California Tornado Risk

By Ken Croswell

Published in Earth (April 1995, page 12)

Californians know they live in earthquake country, but most probably thought they were safe from another natural disaster: tornadoes. Now researchers have found that parts of the state experience nearly as many twisters per year per square mile as the Midwest. Worse yet, many of the newly identified tornado-prone regions are heavily populated.

According to meteorologist Warren Blier of the University of California at Los Angeles, these areas haven't shown up in official statistics because tornado records are not compiled for individual regions in California. Only the number of twisters for the entire state is recorded, so pockets of high risk just don't show up. That approach to record-keeping, he says, is appropriate for flat states like Kansas, where tornado risk is more or less uniform, but not for areas of varied topography like California.

In a study published in the journal Weather and Forecasting, Blier and his UCLA colleague Karen Batten used newspapers and other historic records to compile and analyze a database of 242 tornadoes that struck California from 1950 to 1992, the largest such record yet assembled.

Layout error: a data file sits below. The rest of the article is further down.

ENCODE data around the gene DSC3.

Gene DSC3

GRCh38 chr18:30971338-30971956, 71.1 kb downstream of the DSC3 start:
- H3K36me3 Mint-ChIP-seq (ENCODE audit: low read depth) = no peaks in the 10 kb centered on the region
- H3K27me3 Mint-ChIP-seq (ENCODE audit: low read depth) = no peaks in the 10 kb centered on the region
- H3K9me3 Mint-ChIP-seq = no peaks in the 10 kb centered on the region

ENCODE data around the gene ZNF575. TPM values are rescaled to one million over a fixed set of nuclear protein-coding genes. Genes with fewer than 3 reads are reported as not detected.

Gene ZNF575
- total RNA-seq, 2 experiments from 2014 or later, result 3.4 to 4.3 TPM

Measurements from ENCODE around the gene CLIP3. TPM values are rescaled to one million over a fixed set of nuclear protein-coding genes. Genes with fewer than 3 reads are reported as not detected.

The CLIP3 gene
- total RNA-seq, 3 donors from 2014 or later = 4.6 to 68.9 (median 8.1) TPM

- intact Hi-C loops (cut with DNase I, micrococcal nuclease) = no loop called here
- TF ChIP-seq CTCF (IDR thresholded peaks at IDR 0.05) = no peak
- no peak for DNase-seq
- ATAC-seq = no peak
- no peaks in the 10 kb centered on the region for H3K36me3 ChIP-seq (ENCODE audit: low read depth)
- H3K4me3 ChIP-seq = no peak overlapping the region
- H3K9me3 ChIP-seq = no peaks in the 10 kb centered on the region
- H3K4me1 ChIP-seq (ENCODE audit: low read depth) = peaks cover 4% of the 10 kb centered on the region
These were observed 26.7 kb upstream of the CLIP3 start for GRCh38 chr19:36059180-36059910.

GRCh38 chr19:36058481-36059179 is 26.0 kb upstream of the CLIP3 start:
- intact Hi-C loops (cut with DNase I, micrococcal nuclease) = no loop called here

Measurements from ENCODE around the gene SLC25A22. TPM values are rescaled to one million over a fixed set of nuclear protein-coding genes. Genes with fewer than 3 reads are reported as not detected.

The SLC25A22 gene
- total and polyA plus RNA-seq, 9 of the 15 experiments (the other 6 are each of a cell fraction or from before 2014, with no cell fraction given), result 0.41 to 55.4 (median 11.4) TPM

Blier and Batten identified four regions with especially high risk. Risk area number one is the heavily populated south coast, which includes Los Angeles and San Diego. This region experienced up to 8.26 tornadoes per 10,000 square miles per year, a rate nearly equal to that of the Midwest. The other three danger zones are the Central Valley (including Sacramento), the north central coast (including San Francisco), and part of the sparsely populated southeast desert. Blier and Batten hope that their work will lead to an understanding of how and why California tornadoes form. "The ultimate goal is to be able to warn the public in situations where a tornado might occur," Blier says.

Official records state that no one has ever been killed by a tornado in California. This is in part because the storms are often weaker and shorter-lived than Midwestern ones. But it's also due to pure luck. "We have documented cases in which the outcome could have been far more serious had the tornado occurred either at a slightly different location or at a slightly different time," Blier says.

Unfortunately, when a tornado does hit, news reports don't raise awareness much, because they typically describe tornadoes as rare. "To my mind," Blier says, "these events are occurring too often for the adjective `rare' to be appropriate."

Ken Croswell is the author of Magnificent Universe and Ten Worlds.

"Magnificent Universe by Ken Croswell is elegant and eloquent."--Washington Post. See all reviews of Magnificent Universe here.

"On the basis of its striking design and photographs, this handsome, large-format volume is well worthy of praise. And astronomer Croswell's concise yet conversational, information-packed text wins it sky-high accolades in the narrative sphere as well."--Publishers Weekly, starred review. See all reviews of Ten Worlds here.